Crestfallen for having technically failed our goal, but also touched by the kindness and warmth of the people we met in southern Colombia, we boarded a night bus headed to Cali and then another over to Armenia.
After that, a couple short flights brought us back to Chicago. The speed with which we returned the distance that took us nearly three months to cover was a bit of an added insult.
From home I was put through a long series of surgeries. At first, it was because the specialist I saw noticed that I had great insurance and figured that he could probably do a slightly better job of setting my bone than my Colombian doctor.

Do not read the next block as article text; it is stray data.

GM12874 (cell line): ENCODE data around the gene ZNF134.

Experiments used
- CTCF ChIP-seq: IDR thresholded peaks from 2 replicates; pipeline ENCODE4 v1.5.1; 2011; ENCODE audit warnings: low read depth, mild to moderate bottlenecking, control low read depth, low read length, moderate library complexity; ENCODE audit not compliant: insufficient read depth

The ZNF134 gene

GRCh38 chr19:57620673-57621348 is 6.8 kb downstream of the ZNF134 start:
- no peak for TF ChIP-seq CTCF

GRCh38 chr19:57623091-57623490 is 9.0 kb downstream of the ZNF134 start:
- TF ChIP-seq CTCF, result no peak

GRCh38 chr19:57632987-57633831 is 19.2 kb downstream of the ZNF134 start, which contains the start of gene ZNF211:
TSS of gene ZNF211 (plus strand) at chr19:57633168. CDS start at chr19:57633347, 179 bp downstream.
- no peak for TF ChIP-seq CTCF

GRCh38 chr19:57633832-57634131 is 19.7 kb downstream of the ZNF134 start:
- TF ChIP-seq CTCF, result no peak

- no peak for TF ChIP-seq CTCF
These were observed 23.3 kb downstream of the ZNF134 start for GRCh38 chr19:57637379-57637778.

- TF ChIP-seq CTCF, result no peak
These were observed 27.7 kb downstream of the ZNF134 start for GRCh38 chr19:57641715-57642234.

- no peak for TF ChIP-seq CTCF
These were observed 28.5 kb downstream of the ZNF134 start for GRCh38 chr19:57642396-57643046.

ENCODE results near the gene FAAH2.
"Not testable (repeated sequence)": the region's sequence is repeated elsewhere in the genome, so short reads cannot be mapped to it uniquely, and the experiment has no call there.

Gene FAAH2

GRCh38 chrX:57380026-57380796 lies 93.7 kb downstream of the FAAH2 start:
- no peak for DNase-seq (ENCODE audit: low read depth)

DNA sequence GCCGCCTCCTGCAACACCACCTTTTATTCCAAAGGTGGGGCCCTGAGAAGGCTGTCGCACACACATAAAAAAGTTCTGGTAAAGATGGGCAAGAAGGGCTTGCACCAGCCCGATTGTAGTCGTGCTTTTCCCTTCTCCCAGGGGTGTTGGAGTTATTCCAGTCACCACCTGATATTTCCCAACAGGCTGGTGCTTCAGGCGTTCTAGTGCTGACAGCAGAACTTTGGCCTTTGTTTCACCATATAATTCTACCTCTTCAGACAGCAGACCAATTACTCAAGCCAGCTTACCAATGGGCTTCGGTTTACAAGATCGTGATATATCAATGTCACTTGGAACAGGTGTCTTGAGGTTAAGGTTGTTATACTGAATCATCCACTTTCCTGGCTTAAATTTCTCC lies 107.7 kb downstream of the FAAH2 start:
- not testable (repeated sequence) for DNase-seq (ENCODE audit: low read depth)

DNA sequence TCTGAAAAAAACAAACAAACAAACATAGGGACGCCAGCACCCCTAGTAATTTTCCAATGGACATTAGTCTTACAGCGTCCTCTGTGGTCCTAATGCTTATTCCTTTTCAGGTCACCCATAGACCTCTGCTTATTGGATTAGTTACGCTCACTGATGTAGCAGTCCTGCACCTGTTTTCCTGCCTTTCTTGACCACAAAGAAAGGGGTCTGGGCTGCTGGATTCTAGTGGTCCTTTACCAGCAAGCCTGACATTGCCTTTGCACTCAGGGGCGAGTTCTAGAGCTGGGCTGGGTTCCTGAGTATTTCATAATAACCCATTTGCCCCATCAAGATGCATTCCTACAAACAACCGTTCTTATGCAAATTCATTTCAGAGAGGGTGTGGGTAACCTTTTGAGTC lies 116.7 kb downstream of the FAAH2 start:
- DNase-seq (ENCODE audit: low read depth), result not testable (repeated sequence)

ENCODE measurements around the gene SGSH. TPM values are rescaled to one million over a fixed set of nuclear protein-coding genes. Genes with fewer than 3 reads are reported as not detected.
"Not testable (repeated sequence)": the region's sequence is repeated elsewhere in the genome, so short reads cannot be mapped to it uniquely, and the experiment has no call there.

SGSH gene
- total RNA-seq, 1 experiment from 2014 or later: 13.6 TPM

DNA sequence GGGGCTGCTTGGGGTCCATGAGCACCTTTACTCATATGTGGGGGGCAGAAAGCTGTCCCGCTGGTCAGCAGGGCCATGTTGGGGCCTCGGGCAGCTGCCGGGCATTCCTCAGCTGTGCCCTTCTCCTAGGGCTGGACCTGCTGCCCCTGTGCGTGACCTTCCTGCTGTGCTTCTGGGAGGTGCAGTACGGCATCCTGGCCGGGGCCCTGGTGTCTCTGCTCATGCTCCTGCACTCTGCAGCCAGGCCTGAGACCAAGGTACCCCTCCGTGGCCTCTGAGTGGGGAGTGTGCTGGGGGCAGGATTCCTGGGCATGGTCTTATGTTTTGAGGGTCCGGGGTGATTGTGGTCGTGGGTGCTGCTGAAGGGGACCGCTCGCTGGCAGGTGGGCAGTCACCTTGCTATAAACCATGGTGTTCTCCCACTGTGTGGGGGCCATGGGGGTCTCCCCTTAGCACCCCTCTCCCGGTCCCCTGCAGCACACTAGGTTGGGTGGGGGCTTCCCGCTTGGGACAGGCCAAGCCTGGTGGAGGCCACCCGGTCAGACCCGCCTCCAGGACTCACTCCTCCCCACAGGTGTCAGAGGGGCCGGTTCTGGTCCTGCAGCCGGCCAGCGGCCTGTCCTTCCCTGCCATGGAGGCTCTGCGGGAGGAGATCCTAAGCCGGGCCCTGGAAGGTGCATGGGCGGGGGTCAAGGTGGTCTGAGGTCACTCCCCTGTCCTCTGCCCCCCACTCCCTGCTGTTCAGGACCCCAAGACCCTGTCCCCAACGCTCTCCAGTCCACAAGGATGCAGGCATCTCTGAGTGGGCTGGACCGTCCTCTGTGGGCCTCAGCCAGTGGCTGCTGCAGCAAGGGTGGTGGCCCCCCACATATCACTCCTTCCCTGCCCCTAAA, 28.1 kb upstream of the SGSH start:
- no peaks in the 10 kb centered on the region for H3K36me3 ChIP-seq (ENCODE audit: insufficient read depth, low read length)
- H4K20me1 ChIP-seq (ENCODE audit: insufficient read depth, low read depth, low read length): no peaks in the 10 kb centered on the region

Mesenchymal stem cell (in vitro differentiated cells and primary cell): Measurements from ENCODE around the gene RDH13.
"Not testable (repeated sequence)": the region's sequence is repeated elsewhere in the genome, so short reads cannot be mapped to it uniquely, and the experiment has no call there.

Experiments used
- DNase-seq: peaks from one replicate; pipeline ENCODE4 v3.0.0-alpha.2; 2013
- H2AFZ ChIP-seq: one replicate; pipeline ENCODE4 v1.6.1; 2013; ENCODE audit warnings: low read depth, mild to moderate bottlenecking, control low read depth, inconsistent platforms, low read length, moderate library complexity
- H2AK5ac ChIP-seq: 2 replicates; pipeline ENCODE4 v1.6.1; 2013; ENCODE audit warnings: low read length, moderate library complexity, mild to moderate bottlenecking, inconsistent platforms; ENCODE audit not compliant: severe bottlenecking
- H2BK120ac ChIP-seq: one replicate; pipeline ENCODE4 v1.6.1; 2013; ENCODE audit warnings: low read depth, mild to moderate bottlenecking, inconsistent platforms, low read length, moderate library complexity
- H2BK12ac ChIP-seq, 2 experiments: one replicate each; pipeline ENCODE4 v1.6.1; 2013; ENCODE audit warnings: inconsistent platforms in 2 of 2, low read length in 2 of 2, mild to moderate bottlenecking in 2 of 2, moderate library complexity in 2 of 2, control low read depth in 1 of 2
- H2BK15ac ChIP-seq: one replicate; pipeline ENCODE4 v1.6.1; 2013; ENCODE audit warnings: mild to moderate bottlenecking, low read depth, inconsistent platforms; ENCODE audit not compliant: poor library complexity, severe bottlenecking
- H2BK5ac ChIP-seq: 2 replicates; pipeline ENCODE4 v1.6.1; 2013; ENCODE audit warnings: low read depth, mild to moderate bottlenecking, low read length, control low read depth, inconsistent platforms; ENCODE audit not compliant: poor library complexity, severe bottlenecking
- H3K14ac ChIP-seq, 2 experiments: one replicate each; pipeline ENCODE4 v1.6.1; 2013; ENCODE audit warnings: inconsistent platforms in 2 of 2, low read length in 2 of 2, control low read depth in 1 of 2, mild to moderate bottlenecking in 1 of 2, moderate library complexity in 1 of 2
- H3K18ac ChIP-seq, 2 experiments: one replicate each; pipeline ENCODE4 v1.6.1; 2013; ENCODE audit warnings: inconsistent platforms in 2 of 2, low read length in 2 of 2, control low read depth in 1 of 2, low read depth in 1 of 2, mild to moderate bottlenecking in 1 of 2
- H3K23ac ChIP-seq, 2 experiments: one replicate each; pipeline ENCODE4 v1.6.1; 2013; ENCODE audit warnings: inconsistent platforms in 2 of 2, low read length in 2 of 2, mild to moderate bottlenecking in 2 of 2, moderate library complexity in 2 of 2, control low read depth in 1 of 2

This seemed like a reasonable plan, but after about a month it became incredibly apparent that the ankle was badly infected. This resulted in a long stint of spending a few days in the hospital, then a few days out, then in…
At one point, in the hospital, I was told that they might have to amputate the foot, but that they were still looking into other options.
Long story short, I had an external fixator on the leg for about six weeks and I’ve been through more antibiotic IV solutions than I can remember. I still have my foot and, after some physical therapy, I was able to recover and I spent a little over a year and a half teaching again in Vietnam.
Aaron finished his associate’s degree and started doing more serious enduro racing. He also built a Verago motorcycle using the parts left in his friend’s garage.
I returned to the USA around Christmas and Aaron and I started planning part two of our journey.